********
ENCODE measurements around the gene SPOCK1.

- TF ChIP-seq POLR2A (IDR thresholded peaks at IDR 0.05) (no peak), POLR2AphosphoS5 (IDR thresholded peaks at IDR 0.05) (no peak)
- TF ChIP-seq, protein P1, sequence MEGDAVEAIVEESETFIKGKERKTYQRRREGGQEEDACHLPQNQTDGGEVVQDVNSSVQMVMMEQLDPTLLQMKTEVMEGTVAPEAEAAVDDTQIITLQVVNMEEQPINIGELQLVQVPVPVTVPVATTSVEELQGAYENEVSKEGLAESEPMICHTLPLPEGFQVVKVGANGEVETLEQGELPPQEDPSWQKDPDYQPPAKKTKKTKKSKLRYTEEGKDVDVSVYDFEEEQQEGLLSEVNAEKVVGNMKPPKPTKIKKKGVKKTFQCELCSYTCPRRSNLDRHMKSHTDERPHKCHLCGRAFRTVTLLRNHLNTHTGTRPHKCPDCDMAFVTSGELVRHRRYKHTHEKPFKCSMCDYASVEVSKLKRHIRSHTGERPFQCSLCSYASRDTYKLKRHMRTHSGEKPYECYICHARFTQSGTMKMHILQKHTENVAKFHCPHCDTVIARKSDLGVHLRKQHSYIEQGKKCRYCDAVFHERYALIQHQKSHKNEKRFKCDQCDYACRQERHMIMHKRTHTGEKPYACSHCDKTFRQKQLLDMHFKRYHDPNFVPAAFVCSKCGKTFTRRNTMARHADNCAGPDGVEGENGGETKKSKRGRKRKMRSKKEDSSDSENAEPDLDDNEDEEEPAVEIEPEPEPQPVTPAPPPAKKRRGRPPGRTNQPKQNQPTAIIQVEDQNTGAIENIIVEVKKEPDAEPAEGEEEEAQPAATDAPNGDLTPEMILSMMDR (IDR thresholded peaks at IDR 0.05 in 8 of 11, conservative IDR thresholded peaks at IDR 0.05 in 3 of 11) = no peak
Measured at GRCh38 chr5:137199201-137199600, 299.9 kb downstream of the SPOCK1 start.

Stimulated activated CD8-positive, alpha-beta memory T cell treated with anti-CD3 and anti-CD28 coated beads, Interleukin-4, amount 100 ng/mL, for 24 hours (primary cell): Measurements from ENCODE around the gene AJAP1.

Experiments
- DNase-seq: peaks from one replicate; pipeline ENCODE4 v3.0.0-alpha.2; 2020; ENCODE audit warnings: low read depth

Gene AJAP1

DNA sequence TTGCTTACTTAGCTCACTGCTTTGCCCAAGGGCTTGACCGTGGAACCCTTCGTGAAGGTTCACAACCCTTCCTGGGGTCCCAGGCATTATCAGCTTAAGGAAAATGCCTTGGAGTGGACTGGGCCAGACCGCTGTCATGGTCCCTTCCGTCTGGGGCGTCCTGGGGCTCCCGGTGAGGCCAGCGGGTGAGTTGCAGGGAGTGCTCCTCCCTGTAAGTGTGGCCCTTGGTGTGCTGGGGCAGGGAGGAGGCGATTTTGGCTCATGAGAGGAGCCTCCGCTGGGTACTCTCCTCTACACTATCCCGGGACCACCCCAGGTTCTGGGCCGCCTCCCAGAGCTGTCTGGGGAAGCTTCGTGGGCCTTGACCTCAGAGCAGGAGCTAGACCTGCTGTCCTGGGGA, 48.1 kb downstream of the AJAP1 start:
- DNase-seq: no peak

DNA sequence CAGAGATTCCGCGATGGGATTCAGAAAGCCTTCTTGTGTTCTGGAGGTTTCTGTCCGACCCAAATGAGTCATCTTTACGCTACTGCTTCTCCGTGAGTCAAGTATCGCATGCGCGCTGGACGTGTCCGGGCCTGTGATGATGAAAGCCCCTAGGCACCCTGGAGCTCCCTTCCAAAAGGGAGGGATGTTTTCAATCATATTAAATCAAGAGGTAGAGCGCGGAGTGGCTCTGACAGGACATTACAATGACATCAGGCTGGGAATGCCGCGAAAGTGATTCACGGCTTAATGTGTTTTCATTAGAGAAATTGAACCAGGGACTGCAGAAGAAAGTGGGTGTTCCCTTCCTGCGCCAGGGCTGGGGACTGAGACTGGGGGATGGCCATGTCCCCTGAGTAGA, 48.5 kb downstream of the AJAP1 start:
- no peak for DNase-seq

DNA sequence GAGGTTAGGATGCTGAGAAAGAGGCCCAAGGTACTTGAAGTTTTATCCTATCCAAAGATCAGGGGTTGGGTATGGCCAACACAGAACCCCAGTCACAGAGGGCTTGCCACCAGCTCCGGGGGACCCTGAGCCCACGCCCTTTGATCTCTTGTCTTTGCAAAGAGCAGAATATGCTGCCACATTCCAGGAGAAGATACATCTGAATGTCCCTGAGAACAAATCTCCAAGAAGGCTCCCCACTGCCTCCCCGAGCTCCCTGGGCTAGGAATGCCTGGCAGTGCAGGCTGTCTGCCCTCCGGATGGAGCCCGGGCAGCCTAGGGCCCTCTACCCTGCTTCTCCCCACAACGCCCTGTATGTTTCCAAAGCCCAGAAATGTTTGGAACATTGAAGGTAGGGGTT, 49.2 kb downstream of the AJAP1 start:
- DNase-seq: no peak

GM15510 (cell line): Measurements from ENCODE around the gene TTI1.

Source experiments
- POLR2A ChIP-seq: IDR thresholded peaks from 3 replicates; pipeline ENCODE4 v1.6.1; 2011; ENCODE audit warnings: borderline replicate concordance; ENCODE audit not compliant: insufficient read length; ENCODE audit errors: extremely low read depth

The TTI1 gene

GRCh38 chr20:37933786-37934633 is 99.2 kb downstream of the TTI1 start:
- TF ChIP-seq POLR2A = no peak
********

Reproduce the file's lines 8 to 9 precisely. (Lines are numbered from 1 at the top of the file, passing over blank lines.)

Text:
Gene AJAP1

DNA sequence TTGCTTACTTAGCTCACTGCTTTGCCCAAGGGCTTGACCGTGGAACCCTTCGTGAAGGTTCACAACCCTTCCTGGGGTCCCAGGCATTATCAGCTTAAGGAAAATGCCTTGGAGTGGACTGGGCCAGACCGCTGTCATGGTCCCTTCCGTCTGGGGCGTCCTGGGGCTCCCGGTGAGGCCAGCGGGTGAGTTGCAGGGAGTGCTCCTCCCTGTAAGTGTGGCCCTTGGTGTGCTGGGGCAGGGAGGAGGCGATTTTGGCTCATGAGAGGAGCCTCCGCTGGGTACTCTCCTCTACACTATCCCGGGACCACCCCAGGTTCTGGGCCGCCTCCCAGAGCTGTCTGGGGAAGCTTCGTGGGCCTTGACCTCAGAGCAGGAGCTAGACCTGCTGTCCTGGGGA, 48.1 kb downstream of the AJAP1 start: